#1
I've noticed a few songs I like have a major chord followed by it's minor and then moves to it's dominant chord.

For example Dmaj, Dmin, Amin.
#2
In that case Am is most likely the tonic.

IV iv I.

This works because it creates a nice chromatic movement.

If you look at the example you posted the notes in D major are D F# A
The notes in D minor is D F A. Note that the F# has moved down a half step to become F in the Dm.
Then that same note moves down another half step to become E in the A chord.

If you were moving to an A Major chord then the D would move down a half step to C# if you are going to an A minor then the D moves down a whole step to C.

It's that chromatic F# -> F -> E movement that makes this work though. Play it a few times and listen for that.

This is an extension of a plagal cadence (IV-I).

You are right though it is in a lot of songs...off the top of my head it's in When I Was Your Man by Bruno Mars, Nobody Home by Pink Floyd, and Creep by Radiohead. There's a ton more songs but those are three examples. In all those instances it is a SubDominant - Tonic move not a Tonic-Dominant move.
Si
#3
Quote by 20Tigers
In that case Am is most likely the tonic.

IV iv I.

This works because it creates a nice chromatic movement.

If you look at the example you posted the notes in D major are D F# A
The notes in D minor is D F A. Note that the F# has moved down a half step to become F in the Dm.
Then that same note moves down another half step to become E in the A chord.

If you were moving to an A Major chord then the D would move down a half step to C# if you are going to an A minor then the D moves down a whole step to C.

It's that chromatic F# -> F -> E movement that makes this work though. Play it a few times and listen for that.

This is an extension of a plagal cadence (IV-I).

You are right though it is in a lot of songs...off the top of my head it's in When I Was Your Man by Bruno Mars, Nobody Home by Pink Floyd, and Creep by Radiohead. There's a ton more songs but those are three examples. In all those instances it is a SubDominant - Tonic move not a Tonic-Dominant move.



Cheers. Thanks for that. Although I'm heavily grounded in folk rock, I've been looking into a bit of jazz techniques and stuff, so I'm trying out a lot of new and interesting stuff. I guess I don't like to overly commit to a certain or genre.

Do you know of a website that can teach me more about this stuff ?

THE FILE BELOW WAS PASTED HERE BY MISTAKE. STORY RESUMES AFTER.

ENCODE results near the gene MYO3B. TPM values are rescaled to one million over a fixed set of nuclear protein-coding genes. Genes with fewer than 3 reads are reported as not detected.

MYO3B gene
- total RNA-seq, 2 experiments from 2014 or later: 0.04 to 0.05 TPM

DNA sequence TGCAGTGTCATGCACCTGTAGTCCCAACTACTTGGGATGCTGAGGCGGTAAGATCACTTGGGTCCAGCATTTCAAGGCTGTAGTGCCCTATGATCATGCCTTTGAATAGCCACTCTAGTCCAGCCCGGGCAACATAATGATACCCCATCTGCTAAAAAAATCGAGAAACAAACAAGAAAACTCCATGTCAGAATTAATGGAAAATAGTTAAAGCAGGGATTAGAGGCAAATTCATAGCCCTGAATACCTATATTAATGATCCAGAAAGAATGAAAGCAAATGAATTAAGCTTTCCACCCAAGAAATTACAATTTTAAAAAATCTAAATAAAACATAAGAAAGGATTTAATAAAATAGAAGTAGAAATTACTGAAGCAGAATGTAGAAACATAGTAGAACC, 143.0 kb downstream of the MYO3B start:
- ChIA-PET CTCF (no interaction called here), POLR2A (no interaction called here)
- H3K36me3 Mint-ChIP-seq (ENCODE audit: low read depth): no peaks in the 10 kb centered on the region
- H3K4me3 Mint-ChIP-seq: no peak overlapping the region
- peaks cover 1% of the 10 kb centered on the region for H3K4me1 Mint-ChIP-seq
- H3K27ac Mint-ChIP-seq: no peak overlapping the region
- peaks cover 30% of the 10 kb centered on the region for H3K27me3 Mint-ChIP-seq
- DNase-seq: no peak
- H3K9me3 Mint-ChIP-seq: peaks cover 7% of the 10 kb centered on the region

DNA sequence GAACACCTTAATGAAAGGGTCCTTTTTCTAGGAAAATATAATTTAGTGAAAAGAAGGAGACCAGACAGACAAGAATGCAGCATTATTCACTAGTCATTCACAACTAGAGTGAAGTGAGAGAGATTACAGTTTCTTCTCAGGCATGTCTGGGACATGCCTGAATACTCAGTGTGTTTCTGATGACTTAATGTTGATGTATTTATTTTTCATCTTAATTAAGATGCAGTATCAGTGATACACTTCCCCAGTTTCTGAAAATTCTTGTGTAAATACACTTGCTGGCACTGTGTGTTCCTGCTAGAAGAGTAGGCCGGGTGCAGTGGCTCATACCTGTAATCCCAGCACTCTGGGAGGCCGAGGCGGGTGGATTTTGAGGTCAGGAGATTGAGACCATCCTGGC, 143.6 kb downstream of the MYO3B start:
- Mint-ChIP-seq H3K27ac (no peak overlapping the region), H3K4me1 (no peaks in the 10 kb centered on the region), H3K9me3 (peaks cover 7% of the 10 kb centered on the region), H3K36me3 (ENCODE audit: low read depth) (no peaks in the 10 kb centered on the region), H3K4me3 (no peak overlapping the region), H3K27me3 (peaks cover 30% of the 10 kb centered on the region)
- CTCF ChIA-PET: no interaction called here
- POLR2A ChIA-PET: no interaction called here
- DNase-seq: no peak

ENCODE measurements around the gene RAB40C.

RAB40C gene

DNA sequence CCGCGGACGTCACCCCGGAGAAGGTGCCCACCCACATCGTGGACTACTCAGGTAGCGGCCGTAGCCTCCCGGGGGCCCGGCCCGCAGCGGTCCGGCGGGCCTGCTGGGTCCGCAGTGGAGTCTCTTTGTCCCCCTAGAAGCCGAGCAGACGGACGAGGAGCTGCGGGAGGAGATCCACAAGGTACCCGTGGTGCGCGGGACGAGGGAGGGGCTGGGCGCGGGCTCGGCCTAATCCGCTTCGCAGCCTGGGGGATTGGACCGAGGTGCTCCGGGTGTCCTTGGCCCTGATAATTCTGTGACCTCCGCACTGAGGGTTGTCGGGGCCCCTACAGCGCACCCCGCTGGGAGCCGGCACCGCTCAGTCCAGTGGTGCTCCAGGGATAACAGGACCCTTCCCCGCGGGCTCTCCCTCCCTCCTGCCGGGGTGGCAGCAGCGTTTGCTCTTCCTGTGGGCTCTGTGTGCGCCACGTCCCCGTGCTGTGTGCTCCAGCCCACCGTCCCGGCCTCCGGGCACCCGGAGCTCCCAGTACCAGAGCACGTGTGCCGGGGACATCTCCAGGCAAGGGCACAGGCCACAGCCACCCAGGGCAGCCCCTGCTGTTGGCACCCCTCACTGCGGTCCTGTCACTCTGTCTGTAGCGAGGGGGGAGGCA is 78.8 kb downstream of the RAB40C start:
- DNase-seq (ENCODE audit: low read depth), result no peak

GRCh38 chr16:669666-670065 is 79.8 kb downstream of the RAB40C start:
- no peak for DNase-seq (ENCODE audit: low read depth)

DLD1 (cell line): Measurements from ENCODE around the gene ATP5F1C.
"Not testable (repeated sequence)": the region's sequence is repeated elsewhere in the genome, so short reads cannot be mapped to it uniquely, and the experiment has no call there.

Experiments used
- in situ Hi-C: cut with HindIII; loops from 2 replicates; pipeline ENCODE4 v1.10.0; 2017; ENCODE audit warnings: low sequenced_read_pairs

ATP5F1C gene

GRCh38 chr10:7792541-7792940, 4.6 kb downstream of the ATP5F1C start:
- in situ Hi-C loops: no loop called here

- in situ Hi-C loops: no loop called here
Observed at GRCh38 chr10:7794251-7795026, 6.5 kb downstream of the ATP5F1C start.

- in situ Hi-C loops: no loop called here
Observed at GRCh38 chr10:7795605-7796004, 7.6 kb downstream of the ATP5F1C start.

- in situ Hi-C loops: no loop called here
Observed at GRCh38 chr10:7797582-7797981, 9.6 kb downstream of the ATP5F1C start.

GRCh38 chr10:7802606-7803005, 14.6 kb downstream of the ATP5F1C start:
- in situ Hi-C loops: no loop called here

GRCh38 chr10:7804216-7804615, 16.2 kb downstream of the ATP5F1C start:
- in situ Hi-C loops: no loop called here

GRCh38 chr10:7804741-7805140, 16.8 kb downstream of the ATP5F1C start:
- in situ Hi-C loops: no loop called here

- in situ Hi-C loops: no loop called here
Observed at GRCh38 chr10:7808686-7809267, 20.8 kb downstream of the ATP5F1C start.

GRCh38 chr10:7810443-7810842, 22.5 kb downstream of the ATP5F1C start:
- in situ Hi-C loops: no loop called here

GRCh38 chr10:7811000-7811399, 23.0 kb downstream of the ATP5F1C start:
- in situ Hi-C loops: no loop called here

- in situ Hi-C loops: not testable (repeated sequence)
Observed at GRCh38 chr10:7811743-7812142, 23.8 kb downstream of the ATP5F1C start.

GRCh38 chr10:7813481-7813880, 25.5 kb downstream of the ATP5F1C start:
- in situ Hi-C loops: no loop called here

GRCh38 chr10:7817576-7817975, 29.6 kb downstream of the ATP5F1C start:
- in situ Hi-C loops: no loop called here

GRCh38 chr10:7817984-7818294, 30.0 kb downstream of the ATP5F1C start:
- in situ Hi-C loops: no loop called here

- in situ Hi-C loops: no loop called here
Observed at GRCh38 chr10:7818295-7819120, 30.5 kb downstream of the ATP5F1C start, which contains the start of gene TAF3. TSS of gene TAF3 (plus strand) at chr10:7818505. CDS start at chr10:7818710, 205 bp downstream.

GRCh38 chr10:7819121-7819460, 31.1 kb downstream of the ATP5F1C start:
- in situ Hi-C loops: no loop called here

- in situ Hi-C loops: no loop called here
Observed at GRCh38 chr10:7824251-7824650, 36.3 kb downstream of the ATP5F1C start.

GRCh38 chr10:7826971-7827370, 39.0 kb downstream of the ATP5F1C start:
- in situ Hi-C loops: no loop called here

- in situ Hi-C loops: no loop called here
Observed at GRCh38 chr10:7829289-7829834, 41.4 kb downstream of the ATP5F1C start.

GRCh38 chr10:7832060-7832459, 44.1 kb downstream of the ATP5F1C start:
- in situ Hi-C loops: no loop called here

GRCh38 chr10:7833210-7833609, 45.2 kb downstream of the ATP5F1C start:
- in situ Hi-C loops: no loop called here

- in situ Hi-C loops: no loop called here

#4
I can't give you a specific website but try looking into "voice leading".

Voice leading is about paying attention to the voices within a chord (the individual notes) and creating smooth lines through chord changes. This involves voicing your chords so that the notes of the chord move by as little amount as possible to become notes in the new chord.

A great way to get used to this is to try out some new ideas and write down what you do and how it sounds. It's also useful to look at existing chord progressions and see how the voices within those chords move one to the next.

Also with chord progressions think about dissonance vs consonance. A dissonant chord can sound really good if the dissonant interval resolves to a consonant interval through good voice leading.
Si
#5
Quote by 20Tigers
.
A great way to get used to this is to try out some new ideas and write down what you do and how it sounds. It's also useful to look at existing chord progressions and see how the voices within those chords move one to the next..


So sitting down and looking at how and why 'sultans of swing' by dire straights works so well and/or Our House by Crosby, Stills and Nash ?

Am I right as saying that each note is a voice of a chord? So the chord C has three voices, C, E, G. Moving to Emin has 2 similar voices (E and G), with the C note going down a semi tone to B, making it a Good place to move to ?

You've given me so much (good) extra work!
Last edited by flaaash at May 11, 2014,
#6
Yes E minor and C major have two notes in common and one note that is different.

Is it a GOOD place to move to? Well that really depends on what you want to do so I'm not going to answer that as it is entirely dependent on circumstance. But I will certainly be happy to discuss it with you...

These two common notes provide a strong similarity in the harmony of the E minor and C major chords. This similar harmonic structures provides a weak harmonic movement between the two chords.

If we are in the key of C major then that C major chord is our tonic chord. It provides us with a sense of harmonic stability: a harmonic home. When we move to Em we are only changing one note and so we do not feel as though we have gone very far from our harmonic home. It's more like we have gone out to the mailbox. We might be on the sidewalk and technically not on the property anymore but we still feel like we're home.